Tuesday, May 06, 2008
Spring Thing 2008
Almost every year, many of the climbers of the Northwest travel down to Smith Rock State Park in Oregon and perform a full day of trail maintenance. More than a simple litter pickup or tree planting (although we do that too), this is back-breaking work to construct safer trails on the steep slopes of the park.
Given the delicate desert landscape, having trails is a good way to join both the community and the climber crowd together to promote the park. This little park is a jewel of geological history and of course - it has awesome climbing routes.
The work parties started at 8 on Saturday and spread out across the park, each under a lead that directed the action. The supplies are carted or trucked to the edge of the park or area, but the majority of the work is bucket-brigade or simply walking with a heavy rock, putting it in place, then getting another.
But when the day progresses, finally wrapping up in the early afternoon (the hot afternoons shut everything down), the trails look amazingly new. These events are a great way to meet new climbers and catch up with old friends.
Also, the bolts that have gotten notices about being ready for replacement are all checked and replaced. This is especially reassuring, as the rock qualities at Smith are touch on any fixed gear, due to the high thermal expansion cycles of the desert and the rock actually being a "welded tuft", a form of petrified volcanic ash.
These pictures aren't a great way to capture Smith's expansive vista, especially from the top, where the majority of central Oregon's lower Cascade mountains are visible across a green blanket of farms and small towns. I believe Oregon to be one of the most beautiful places on earth, but you'll just have to take my word for it. No picture would suffice.
Smith Rock is located centrally in Oregon, not far from the larger town of Bend. It gained popularity in the 1980's as "this birthplace of American Sport climbing", which is to say, some local climbers cleaned the loose rock , bolted the walls into very tough routes, and invited the world to try the climbing. The entire process was bumpy in a few ways, including getting a community used to a new tourism feed in their area, and getting a climbing world used to a few "new school" techniques of putting a climbing route on a wall without always starting from the ground each time.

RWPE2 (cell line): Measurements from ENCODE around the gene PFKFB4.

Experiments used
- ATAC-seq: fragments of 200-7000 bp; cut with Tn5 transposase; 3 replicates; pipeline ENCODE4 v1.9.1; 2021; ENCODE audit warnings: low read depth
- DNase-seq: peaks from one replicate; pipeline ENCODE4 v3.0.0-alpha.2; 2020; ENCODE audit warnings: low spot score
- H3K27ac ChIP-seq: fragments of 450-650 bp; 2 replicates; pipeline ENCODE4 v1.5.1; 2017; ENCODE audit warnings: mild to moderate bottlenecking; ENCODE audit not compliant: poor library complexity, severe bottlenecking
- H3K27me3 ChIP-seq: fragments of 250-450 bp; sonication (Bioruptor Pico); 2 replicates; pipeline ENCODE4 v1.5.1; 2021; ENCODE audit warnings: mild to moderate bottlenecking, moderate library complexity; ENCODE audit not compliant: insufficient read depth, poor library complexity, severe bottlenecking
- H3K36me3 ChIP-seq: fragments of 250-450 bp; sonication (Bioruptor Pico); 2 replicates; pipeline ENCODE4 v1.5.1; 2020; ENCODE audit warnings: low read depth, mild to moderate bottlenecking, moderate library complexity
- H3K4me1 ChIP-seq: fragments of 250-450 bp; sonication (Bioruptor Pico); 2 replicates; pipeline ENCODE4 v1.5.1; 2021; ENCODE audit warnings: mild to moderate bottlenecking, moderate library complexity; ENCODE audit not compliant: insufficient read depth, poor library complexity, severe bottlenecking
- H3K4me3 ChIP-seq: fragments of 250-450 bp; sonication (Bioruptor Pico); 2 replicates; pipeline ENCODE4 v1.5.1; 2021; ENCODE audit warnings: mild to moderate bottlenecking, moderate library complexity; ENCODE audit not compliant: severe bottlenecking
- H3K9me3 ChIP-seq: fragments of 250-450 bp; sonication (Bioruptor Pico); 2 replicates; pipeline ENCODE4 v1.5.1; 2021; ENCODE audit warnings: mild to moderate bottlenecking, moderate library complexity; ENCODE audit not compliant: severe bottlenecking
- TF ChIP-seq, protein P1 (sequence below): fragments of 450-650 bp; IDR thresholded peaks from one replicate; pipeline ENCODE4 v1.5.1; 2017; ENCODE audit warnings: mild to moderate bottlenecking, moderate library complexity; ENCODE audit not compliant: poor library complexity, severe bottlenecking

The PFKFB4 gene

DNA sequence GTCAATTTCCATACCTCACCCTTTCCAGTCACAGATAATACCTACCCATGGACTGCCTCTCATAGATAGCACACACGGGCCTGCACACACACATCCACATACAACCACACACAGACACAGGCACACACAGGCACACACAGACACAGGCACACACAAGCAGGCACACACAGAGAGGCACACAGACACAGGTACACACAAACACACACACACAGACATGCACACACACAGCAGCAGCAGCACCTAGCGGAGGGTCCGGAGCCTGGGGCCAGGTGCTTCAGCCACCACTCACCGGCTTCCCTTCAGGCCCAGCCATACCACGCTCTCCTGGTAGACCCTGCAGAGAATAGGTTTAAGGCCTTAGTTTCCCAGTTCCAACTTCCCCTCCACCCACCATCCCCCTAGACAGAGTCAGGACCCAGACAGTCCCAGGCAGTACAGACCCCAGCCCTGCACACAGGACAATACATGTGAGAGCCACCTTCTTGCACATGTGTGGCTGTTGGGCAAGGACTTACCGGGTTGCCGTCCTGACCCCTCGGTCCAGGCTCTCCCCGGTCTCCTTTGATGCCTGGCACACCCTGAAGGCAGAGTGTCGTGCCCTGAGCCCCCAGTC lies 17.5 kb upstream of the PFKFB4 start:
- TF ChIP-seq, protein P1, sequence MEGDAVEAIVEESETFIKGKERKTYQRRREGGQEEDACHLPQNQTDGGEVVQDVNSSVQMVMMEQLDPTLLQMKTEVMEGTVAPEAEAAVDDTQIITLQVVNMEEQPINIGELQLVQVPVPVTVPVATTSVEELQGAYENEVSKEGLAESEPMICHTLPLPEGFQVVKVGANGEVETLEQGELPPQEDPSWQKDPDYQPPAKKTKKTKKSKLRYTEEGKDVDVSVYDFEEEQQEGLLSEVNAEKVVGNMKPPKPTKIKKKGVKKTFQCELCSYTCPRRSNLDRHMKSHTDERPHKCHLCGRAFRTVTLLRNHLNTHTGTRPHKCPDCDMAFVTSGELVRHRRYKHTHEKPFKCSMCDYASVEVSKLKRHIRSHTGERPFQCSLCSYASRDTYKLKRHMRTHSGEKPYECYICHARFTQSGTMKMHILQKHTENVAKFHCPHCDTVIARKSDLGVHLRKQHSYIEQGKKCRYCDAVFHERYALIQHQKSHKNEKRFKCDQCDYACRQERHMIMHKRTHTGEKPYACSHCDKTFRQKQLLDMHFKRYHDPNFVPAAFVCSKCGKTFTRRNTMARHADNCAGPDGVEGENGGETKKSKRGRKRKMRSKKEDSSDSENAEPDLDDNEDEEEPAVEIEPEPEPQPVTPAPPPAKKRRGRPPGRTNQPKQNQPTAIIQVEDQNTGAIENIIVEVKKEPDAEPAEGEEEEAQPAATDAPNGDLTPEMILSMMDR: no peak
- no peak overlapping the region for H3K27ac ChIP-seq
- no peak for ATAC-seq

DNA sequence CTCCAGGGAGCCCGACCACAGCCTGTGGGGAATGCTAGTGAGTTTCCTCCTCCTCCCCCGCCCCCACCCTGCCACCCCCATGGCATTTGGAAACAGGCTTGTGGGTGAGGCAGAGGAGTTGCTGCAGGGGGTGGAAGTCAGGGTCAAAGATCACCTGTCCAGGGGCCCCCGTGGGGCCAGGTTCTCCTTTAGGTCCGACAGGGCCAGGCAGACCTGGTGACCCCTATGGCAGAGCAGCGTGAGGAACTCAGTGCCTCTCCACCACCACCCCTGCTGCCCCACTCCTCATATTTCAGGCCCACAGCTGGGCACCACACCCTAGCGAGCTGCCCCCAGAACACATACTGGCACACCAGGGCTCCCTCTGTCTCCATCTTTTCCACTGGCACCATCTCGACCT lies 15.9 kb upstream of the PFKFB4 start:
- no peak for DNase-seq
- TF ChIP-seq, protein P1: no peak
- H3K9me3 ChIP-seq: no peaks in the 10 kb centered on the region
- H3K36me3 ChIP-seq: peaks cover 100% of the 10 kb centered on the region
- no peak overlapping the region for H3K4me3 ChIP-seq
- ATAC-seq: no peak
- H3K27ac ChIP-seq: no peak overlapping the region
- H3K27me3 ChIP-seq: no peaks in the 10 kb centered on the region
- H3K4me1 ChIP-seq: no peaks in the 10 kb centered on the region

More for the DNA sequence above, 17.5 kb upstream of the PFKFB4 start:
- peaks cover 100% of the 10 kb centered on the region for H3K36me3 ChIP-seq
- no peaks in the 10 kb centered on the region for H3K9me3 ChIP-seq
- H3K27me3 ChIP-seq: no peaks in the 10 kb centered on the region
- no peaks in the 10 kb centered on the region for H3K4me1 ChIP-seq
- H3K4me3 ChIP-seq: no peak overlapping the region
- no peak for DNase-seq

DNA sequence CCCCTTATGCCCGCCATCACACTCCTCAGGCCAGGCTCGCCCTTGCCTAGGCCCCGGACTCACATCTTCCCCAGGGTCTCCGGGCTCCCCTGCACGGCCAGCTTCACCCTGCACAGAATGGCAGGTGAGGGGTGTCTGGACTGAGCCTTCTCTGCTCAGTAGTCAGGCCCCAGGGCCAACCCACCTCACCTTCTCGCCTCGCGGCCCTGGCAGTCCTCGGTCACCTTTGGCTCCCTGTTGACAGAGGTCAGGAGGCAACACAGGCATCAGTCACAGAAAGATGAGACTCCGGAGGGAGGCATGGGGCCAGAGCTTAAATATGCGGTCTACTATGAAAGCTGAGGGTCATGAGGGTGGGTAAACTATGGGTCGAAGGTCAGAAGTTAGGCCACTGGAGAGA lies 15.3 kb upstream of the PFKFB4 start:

Many times, routes were so difficult that they demanded a series of "practice sessions" of small sections until they could all be linked up into a single, highly gymnastic sequence. This was new to the world of climbing, where a more mountaineering atmosphere was the norm ever since "traditional climbing" broke into a sport of its own decades prior. During the 1980's, "sport climbing" sought to create or find routes that didn't achieve a goal height, attain a peak, or adhere to a crack-based, naturally protected route. Instead, stone anchors were drilled into the wall and thus every face, however devoid of features, become yet another "project". When records for difficulty appeared at Smith (5.14b), it finally attained status world-wide as a place to visit on every climber's list.
We climbed later that day, in the shadier areas, then met up again that night for a party of beer and burritos. A slideshow, a few movies of some outrageous climbing from around the world (shown by attendees of the party) and the highlight of the evening, an auction and raffle of some great donated gear. This year, a huge amount of gear seemed to appear from some new sponsors.
We're very happy and thankful to get an opportunity to join in with our friends and help make a park a bit prettier and a lot safer for everyone to enjoy. I recommend anyone who has time to visit that park, and a few others, here in Oregon. And if you can find a way, throw some donated labor into your community. It feels great.